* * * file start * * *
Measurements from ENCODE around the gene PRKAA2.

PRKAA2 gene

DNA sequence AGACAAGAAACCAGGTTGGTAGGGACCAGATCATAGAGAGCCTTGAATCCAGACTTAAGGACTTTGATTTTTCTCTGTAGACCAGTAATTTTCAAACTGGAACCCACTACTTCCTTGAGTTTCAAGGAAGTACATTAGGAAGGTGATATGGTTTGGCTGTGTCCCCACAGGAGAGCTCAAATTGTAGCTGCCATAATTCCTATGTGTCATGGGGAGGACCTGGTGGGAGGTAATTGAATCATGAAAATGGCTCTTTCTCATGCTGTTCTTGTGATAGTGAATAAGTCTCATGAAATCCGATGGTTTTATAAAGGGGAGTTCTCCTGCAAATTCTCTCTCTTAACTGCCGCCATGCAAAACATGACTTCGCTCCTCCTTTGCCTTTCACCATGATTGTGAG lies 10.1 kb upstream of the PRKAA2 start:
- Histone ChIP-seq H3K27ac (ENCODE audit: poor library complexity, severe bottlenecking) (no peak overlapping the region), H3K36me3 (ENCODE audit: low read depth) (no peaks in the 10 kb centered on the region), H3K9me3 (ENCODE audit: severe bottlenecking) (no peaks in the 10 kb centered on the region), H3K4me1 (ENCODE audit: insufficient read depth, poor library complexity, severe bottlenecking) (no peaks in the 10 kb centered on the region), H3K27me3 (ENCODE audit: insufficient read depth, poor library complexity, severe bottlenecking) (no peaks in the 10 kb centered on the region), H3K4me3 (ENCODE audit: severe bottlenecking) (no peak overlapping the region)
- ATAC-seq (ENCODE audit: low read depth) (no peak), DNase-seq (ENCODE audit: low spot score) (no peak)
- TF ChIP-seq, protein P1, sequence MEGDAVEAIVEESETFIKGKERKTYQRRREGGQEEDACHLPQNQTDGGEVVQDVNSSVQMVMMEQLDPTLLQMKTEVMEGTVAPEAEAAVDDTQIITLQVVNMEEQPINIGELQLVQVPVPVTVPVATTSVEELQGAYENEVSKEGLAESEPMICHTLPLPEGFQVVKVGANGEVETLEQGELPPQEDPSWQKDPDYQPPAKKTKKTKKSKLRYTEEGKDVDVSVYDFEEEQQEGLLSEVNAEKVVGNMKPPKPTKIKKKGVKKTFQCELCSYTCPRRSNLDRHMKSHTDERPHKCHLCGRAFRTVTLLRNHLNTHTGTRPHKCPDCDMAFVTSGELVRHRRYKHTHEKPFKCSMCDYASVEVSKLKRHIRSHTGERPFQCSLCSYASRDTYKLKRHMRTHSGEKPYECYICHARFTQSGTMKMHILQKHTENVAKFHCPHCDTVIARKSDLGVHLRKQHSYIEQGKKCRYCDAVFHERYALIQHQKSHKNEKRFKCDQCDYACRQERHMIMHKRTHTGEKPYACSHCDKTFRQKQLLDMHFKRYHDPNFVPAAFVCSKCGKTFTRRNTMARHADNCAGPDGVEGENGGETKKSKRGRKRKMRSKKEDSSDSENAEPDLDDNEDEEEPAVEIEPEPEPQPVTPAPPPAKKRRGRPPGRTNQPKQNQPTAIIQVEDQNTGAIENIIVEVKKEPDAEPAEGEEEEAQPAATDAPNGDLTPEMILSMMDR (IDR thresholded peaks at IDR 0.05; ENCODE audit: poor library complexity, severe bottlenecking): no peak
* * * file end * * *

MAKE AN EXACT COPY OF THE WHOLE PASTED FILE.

Measurements from ENCODE around the gene PRKAA2.

PRKAA2 gene

DNA sequence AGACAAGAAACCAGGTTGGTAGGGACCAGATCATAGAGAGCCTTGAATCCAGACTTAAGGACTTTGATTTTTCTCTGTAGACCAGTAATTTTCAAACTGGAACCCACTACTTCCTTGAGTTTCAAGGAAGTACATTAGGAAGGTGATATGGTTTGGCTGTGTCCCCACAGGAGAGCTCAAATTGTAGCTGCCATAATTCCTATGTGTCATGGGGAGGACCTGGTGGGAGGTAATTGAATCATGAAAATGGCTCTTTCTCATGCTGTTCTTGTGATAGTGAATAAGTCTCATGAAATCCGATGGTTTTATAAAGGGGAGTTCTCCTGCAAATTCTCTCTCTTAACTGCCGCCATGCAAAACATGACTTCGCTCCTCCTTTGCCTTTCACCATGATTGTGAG lies 10.1 kb upstream of the PRKAA2 start:
- Histone ChIP-seq H3K27ac (ENCODE audit: poor library complexity, severe bottlenecking) (no peak overlapping the region), H3K36me3 (ENCODE audit: low read depth) (no peaks in the 10 kb centered on the region), H3K9me3 (ENCODE audit: severe bottlenecking) (no peaks in the 10 kb centered on the region), H3K4me1 (ENCODE audit: insufficient read depth, poor library complexity, severe bottlenecking) (no peaks in the 10 kb centered on the region), H3K27me3 (ENCODE audit: insufficient read depth, poor library complexity, severe bottlenecking) (no peaks in the 10 kb centered on the region), H3K4me3 (ENCODE audit: severe bottlenecking) (no peak overlapping the region)
- ATAC-seq (ENCODE audit: low read depth) (no peak), DNase-seq (ENCODE audit: low spot score) (no peak)
- TF ChIP-seq, protein P1, sequence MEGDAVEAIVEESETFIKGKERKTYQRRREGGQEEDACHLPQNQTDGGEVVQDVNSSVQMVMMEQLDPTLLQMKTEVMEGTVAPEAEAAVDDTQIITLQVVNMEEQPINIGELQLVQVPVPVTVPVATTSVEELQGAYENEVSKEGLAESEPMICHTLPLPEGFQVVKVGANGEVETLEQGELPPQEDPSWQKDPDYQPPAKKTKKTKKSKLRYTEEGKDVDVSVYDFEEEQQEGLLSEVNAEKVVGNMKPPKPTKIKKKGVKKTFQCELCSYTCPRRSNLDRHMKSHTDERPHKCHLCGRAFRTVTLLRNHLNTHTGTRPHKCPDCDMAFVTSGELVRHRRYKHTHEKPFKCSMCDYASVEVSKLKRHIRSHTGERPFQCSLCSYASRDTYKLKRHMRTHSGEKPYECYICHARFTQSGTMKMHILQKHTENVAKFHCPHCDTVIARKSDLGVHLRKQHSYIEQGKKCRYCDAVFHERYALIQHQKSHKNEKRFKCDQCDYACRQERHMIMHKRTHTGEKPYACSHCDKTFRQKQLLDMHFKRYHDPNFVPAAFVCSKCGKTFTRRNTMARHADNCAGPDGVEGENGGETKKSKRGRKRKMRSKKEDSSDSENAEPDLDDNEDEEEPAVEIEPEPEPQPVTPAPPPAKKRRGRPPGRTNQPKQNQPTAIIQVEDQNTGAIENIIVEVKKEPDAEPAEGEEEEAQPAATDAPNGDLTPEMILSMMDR (IDR thresholded peaks at IDR 0.05; ENCODE audit: poor library complexity, severe bottlenecking): no peak